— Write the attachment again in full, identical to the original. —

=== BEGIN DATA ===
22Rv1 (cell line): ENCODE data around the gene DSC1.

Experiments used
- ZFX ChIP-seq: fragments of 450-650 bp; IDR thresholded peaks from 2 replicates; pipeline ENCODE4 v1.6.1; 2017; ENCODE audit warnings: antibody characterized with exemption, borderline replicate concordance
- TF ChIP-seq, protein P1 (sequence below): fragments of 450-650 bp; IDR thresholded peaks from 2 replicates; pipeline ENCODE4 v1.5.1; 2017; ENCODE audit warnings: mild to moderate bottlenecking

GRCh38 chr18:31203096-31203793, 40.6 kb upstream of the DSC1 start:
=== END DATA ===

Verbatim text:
22Rv1 (cell line): ENCODE data around the gene DSC1.

Experiments used
- ZFX ChIP-seq: fragments of 450-650 bp; IDR thresholded peaks from 2 replicates; pipeline ENCODE4 v1.6.1; 2017; ENCODE audit warnings: antibody characterized with exemption, borderline replicate concordance
- TF ChIP-seq, protein P1 (sequence below): fragments of 450-650 bp; IDR thresholded peaks from 2 replicates; pipeline ENCODE4 v1.5.1; 2017; ENCODE audit warnings: mild to moderate bottlenecking

GRCh38 chr18:31203096-31203793, 40.6 kb upstream of the DSC1 start: